Graduation bittersweet for Garfield seniors after death of Murphy-Paine

SEATTLE — The 2024 graduating class of Garfield High School are ending their high school careers on a bittersweet note.

“I kind of woke up and I started like freaking out because to me it still hasn’t hit me yet,” Adreal Manansala, one of the graduates, said.

Although Monday there were plenty of reasons to celebrate the success of this graduating class, there was a somber tone in the air. It’s been nearly two weeks since 17-year-old Amarr Murphy-Paine was gunned down during lunch time at GHS.

“There’s just like a feeling of concern because that’s just something that shouldn’t happen at a school environment and I know it happened just as school was ending so it’s very scary for everyone and my heart and thoughts, prayers out to that family of course,” Manansala said.

Despite videos and photos circulating social media, the shooter has still not been identified or caught by police.

“There’s a lot of information on IG and we can’t base a search warrant affidavit on something we’ve seen on IG, we have to talk to people, we have to validate what they’ve seen,” Interim Police Chief Sue Rahr said.

However, one possibility that could be hindering the investigation is House Bill 1140 which was signed into law in 2021.

“What we’re seeing here is an example of what happens when politicians pass a law without fully thinking through the consequences,” Mark Lindquist, the former prosecuting attorney for Pierce County, said.

The law requires police to provide anyone under the age of 18 with an attorney before the individual waives any constitutional rights. Lindquist said it doesn’t give law enforcement enough room to talk to juveniles before lawyers get involved, likely shutting down investigations before they can start.

“Until this law is modified and takes into account real world consequences, we’re going to see more unsolved crimes, we’re going to see more youth violence and we’re going to see more victims,” Lindquist said.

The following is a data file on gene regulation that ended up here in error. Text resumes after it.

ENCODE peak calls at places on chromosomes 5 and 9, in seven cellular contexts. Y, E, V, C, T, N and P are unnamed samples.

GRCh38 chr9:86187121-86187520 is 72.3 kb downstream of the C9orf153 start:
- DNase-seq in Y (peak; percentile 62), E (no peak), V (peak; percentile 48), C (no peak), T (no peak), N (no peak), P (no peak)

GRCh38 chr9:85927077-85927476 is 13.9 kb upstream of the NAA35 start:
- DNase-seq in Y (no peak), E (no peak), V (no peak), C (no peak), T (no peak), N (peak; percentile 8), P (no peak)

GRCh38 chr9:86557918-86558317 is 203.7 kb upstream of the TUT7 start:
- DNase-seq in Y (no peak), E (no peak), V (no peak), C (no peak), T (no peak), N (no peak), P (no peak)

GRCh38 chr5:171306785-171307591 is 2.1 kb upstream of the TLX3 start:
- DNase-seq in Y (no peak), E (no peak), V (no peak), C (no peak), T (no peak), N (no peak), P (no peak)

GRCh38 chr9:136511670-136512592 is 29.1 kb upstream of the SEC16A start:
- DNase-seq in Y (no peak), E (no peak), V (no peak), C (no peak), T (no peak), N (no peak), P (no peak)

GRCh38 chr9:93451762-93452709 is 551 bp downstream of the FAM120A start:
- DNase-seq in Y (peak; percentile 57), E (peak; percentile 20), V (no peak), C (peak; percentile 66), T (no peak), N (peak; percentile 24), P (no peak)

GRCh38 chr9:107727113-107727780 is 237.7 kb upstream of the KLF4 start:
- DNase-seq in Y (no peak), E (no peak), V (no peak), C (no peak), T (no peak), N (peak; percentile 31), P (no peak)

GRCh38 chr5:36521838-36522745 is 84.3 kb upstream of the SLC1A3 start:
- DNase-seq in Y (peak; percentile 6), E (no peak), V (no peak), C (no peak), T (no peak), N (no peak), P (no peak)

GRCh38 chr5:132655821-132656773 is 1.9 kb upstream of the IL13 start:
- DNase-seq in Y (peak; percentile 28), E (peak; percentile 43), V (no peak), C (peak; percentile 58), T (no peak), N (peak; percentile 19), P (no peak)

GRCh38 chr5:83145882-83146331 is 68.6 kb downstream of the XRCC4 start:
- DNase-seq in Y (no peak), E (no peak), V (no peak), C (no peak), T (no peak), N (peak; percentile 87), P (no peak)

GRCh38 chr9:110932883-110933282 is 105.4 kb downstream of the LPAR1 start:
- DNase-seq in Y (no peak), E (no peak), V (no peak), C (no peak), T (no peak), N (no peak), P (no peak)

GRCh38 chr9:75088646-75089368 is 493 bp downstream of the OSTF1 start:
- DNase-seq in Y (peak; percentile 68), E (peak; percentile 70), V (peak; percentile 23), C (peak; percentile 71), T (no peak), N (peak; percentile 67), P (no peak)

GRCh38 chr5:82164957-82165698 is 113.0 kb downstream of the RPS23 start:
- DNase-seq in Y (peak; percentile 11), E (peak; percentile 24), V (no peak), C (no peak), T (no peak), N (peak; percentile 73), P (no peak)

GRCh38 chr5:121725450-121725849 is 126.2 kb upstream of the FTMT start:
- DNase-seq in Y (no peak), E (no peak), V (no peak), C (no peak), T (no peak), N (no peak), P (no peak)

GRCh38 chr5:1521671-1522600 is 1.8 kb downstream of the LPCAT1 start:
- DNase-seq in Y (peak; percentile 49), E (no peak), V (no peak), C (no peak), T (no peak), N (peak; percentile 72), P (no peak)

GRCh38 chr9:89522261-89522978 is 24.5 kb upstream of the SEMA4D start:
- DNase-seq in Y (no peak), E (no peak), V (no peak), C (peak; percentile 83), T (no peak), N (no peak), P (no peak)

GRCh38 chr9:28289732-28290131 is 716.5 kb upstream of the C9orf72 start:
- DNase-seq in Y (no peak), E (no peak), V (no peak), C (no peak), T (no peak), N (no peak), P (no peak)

The same law appears to be what is standing in the way of the unsolved murder of Mobarak Adam who was murdered in the bathroom of a teen center in West Seattle in January.

“We have not been able to interview the witnesses it’s part of the legislation of interviewing them with their attorneys so we’re working hard to try to make sure we can understand what happened in that bathroom because somebody has the answers,” Former Police Chief Diaz told KIRO 7 about the investigation back in March.

Jamie Kvistad, a senior prosecutor for King County and Lead for the Safer School Strategy said the law requires council to be provided in certain circumstances but not all.

“It’s not necessarily applicable to an investigation a detention for investigation a lot of times it’s sort of circumstantial whether or not law enforcement does have probable cause to arrest, whether or not the child is actually in custody,” Kvistad said. She said she could not comment on the specifics of the deaths of Murphy or Adam because the investigations are ongoing.

“There undoubtedly are people out there who know what happened people who could assist in the investigation but that doesn’t do any good if the police can’t actually talk to those people,” Lindquist said.

KIRO 7 reached out to Seattle Police for an update in regard to Murphy-Paine and Adam’s deaths and were told there is no update.

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